The period from 1903 to 1918 is the most thoroughly covered of Emerson's entire life. Family and business correspondence, records of Emerson's firms, consulting reports and publications by Emerson companies, published and unpublished writings all trace the development of Emerson's thinking on many facets of industrial management and efficiency and his growing involvement as a consultant, expert, and leading public figure in the efficiency movement. The consulting reports reveal the methods Emerson used to investigate operations of clients' firms and the management of his own consulting company. The emergence of efficiency as his guiding principle comes out repeatedly in his own writings. Thre are also numerous newspaper and magazine clippings of articles on scientific management. This material, some of it written by leading authorities and contemporaries of Emerson are valuable for understanding the milieu in which he developed his own ideas. Emerson's important testimony in the Eastern Freight Rate Case before the U.S. Interstate Commerce Commission and his presentation to the United States Commission on Industrial Relations--both providing definitive statements on his philosophy of efficiency and defenses of scientific management against the criticism of trade unions--are among the most important documents in the collection.

The period of Emerson's greatest public recognition and highest stature in scientific management circles also emerges in his letters to associates, clients, and family members. Some of these letters are important for understanding his methodology and business procedures; for example, the correspondence of E. E. Arison, W. Edgecomb, Alonzo Flack (associate engineers), and Samuel D. I. Emerson. Other important correspondents for these matters are C. E. Knoeppel, Edward Rumley, Arthur Thompson, and A. J. Thomlinson. One of Emerson's most important corporate clients, Daniel Willard, President of the Baltimore and Ohio Railroad, also became a friend and correspondent. The Willard-Emerson correspondence touches on many subjects, including Emerson's work in the post-World War I period.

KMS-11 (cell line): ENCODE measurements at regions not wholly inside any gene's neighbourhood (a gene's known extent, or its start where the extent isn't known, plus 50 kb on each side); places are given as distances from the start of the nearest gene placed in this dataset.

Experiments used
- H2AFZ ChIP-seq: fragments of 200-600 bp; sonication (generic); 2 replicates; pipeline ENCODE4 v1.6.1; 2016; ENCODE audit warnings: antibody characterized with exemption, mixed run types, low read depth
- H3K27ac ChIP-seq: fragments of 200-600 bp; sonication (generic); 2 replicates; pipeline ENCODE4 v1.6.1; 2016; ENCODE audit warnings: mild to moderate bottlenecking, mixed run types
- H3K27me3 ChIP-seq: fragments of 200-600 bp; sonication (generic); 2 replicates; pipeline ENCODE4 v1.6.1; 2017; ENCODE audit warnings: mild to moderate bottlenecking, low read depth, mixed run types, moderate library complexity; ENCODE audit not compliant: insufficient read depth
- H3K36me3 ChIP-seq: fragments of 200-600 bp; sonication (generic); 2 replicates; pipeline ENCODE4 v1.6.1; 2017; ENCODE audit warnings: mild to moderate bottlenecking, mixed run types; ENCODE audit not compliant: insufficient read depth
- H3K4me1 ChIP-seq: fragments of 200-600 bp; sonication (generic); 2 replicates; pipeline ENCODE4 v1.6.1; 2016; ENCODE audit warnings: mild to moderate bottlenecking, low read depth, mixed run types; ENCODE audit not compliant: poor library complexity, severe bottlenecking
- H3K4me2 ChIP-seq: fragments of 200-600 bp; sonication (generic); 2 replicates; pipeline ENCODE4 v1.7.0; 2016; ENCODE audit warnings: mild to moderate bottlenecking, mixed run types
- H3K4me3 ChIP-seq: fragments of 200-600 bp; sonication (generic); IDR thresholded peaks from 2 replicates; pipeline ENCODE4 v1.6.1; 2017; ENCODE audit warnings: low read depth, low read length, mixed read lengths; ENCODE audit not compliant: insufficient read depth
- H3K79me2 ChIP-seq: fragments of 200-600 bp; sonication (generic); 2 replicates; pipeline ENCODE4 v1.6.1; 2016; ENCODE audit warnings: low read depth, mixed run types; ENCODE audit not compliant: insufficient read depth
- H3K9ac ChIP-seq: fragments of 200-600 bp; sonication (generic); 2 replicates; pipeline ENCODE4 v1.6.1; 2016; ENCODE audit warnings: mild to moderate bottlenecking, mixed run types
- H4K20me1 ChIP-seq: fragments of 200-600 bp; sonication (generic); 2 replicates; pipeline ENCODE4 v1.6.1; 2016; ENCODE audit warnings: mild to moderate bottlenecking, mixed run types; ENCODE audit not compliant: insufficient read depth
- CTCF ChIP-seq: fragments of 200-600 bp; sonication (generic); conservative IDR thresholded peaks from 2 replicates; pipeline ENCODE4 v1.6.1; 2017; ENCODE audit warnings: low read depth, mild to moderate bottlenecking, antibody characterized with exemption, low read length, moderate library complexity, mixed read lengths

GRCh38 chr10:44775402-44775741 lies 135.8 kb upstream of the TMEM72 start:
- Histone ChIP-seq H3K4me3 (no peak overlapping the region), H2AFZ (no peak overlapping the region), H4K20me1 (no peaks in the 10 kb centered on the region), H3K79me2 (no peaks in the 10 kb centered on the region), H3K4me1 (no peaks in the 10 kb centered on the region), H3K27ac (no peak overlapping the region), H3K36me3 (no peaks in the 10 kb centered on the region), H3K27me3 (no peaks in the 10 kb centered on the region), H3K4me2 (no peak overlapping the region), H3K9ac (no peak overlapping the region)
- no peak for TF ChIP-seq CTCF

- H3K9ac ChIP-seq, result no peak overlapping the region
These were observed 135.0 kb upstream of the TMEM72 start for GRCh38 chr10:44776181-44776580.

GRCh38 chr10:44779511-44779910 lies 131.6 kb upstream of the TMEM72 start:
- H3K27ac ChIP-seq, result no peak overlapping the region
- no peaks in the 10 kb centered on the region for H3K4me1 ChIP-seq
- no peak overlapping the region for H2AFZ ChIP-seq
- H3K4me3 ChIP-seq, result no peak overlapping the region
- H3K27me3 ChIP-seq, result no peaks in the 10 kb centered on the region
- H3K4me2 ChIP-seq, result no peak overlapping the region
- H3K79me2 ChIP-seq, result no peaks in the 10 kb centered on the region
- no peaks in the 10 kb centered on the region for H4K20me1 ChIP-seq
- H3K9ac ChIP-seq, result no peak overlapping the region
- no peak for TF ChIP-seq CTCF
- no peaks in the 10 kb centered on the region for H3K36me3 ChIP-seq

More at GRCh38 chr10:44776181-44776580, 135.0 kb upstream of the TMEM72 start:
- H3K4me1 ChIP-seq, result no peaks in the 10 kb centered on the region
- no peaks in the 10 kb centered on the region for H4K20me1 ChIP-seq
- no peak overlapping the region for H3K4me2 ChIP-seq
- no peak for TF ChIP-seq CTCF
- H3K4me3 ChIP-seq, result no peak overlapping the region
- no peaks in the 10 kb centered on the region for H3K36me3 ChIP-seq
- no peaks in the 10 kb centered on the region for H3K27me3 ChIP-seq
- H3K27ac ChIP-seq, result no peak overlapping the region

Letters, speeches, newspaper and magazine clippings, and programs from conferences and professional meetings document Emerson's role in the engineering profession and in the emergence of specializations within the engineering field. This material refers to the American Society of Mechanical Engineers, the American section of Les Societe des Ingenieurs de France, and the Society of Industrial Engineers, among others. In addition to this material, there are clippings and letters about the most important figures in the development of scientific management (Taylor, Gantt, Gilbreth, etc.) in which the critical views and ideas as well as the respective parts played by individuals in this field can be found.